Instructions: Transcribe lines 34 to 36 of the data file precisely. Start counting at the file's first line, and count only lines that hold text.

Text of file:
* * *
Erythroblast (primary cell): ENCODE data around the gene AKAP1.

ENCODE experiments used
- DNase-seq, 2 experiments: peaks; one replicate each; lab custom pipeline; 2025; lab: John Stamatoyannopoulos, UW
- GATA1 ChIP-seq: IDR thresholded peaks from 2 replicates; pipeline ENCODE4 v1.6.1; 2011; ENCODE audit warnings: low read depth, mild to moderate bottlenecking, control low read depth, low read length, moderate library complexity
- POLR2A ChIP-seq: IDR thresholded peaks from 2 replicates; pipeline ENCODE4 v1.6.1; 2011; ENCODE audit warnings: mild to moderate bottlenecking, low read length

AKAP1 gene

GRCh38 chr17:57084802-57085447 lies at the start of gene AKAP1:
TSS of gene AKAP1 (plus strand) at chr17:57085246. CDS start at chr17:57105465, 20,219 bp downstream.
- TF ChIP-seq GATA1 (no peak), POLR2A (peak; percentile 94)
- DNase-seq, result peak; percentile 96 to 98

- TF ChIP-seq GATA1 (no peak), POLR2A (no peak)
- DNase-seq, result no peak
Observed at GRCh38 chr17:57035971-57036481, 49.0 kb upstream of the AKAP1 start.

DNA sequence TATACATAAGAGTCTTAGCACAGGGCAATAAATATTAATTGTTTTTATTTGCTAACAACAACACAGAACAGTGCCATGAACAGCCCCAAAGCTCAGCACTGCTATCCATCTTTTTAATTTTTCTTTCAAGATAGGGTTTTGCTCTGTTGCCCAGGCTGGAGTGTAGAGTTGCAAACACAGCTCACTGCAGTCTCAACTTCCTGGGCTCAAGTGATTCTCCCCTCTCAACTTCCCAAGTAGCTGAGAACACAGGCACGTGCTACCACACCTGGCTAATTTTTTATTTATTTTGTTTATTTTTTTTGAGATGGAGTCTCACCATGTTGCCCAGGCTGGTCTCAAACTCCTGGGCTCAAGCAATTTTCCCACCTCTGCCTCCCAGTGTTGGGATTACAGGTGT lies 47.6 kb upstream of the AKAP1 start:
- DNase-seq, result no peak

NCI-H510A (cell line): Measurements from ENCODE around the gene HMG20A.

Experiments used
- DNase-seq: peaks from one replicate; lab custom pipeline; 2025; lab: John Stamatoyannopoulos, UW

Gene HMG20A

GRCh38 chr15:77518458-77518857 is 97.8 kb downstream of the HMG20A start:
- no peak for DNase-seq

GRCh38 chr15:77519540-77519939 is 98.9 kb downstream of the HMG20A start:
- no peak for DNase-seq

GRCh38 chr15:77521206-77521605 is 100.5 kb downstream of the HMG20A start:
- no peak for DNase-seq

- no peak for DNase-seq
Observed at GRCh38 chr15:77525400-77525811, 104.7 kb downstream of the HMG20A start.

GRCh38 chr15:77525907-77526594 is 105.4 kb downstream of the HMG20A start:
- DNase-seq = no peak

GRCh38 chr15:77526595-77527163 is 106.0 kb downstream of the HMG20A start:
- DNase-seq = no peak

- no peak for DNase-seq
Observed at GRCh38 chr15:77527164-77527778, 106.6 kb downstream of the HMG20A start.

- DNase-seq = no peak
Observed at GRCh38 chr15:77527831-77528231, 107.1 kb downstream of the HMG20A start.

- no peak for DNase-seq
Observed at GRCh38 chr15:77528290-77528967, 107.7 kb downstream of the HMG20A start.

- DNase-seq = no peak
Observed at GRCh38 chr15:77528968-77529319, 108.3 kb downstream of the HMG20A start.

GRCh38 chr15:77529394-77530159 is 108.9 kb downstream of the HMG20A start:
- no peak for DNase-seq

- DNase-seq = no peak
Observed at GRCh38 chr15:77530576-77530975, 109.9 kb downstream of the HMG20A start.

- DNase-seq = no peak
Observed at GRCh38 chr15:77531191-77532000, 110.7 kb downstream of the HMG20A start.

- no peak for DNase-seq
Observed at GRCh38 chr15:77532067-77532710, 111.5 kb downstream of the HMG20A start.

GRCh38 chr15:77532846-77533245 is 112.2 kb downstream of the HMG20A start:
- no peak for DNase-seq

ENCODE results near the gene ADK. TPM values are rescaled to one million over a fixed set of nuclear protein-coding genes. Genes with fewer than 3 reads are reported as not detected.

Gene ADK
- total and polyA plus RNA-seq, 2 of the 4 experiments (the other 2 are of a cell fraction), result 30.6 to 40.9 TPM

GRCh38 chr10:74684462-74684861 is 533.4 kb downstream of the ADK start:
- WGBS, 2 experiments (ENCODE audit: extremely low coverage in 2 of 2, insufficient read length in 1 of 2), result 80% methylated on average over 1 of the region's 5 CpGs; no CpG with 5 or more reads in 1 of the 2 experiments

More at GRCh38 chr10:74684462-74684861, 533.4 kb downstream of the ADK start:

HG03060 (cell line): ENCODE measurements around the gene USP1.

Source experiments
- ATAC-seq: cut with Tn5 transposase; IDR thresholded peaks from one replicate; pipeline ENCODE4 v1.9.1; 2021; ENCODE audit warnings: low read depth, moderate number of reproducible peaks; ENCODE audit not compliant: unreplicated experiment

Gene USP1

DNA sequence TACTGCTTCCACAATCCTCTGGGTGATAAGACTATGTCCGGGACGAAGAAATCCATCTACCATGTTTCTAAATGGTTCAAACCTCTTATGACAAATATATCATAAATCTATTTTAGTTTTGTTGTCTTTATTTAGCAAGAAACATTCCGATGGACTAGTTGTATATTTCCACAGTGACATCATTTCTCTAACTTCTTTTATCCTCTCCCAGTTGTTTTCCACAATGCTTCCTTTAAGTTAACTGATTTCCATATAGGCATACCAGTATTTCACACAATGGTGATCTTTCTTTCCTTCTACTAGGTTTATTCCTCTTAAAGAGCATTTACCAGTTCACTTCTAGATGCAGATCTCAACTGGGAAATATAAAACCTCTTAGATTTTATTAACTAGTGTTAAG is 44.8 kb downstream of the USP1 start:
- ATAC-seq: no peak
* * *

- DNase-seq = no peak
Observed at GRCh38 chr15:77527831-77528231, 107.1 kb downstream of the HMG20A start.

- no peak for DNase-seq